Ivan Persaud, President of the Guyana Amateur Swimming Association (GASA), told this newspaper during a recent interview that two of the 50-metre pool’s ten lanes are used by swimmers for warm-up purposes, while the remainder are used for the competitions.
Persaud continued that the lack of a warm-up pool has not affected the swimmers. He also said that GASA experiences no difficulties with regard to accessing the pool to practice.
Damage to existing structure
Meanwhile, A Partnership for National Unity (APNU) MP and Shadow Culture Youth and Sport Minister Christopher Jones said ongoing work at the National Aquatic Centre at Liliendaal, East Coast Demerara (ECD) is doing damage to the existing structures.
During a recent interview with this newspaper, Jones alluded to and presented photographic illustrations of what he said is damage done to several areas of the National Aquatic Centre including the walkway and administration building.
Jones’s offerings are the latest in the short, problem-riddled lifetime of the centre.
The MP says that work on the warm-up pool has resulted in damage to the existing structures at the centre. Jones told Stabroek News quite recently that when work began on the warm-up pool the existing prefabricated pool was damaged. He said the pile-driving for the foundation of the new pool resulted in cracks in the Olympic-sized pool which had to be fixed. He added that the pool had to be shut down for some time while the cracks, through which mud reportedly seeped into the pool, were fixed. During this time, he said, clubs looking to practice were forced to use the Colgrain Swimming Pool. This, he said, happened in February.
But Anthony said no such damage occurred. He added that technicians from Myrtha Pools were brought in to check the pool when such allegations were made earlier in the year. The technicians found nothing, Anthony argued. He said they even lowered the water for a thorough search.
Jones also said that sections of the administrative building have been damaged due to pile driving and other aspects of construction ongoing at the centre. He said that to curtail the damage being done by the heavy machinery at the site, workers have resorted to using wheel-barrows to transport sand.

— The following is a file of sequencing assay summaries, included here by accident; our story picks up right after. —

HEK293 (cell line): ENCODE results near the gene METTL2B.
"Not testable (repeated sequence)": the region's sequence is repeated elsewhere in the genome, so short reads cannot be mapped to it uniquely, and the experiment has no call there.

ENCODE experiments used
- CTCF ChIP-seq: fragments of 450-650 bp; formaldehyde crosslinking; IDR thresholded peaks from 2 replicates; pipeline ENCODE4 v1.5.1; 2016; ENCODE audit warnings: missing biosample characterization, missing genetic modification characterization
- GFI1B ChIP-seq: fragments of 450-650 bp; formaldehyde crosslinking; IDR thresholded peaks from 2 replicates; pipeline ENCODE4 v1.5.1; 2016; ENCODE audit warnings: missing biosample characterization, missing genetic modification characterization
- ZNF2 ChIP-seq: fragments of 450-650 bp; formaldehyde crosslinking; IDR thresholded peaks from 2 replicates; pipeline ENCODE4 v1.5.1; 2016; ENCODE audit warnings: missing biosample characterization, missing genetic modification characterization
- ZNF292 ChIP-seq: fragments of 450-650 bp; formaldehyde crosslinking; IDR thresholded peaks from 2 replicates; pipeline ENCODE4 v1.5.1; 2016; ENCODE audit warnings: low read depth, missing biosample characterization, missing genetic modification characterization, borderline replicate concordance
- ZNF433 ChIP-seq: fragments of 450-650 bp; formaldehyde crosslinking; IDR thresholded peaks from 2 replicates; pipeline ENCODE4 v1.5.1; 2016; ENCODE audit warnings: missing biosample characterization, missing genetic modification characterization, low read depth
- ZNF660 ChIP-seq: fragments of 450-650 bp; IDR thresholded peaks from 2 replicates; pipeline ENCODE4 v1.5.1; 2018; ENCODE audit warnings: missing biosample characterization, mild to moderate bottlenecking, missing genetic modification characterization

Asked about this, Anthony said the only damage done to the existing structures was intentionally effected to make room for the warm-up pool.
Jones is also claiming that the pool is underutilised. Persaud on the other hand, said that GASA has full access to the 50-metre pool and it is used on a daily basis.
He said that practice sessions take place for several hours beginning from about 06:00hrs and then again from 16:30hrs. He further shared that swimmers from clubs in Linden are brought to Georgetown on occasion to ensure they get the experience of practicing in a 50-metre pool.
Persaud further shared that GASA is looking to bring promising swimmers from other areas, including Bartica, Moruca and Corentyne so that they too can practice in the pool.
Jones though, is suggesting that the 50-metre pool be opened to the public a few times every week so that they can enjoy what he says is the product of their taxes.
He said the ministry also should look at providing lifeguards once this happens. Anthony though, said the 50-metre pool is a specialised facility made specifically for competitive swimming. “If you are not a good swimmer it would be difficult for you to swim in this pool,” he told this newspaper.
Everyone who currently uses the pool, he continued, is a certified swimmer and part of a club, the national swim team, and another group which seeks permission from time to time to use the pool to swim. Before recreational swimming is allowed, he said, people must first be certified.
Anthony says that the ministry has been working for some time to set up a club arrangement so that members of the public can have access to the pool.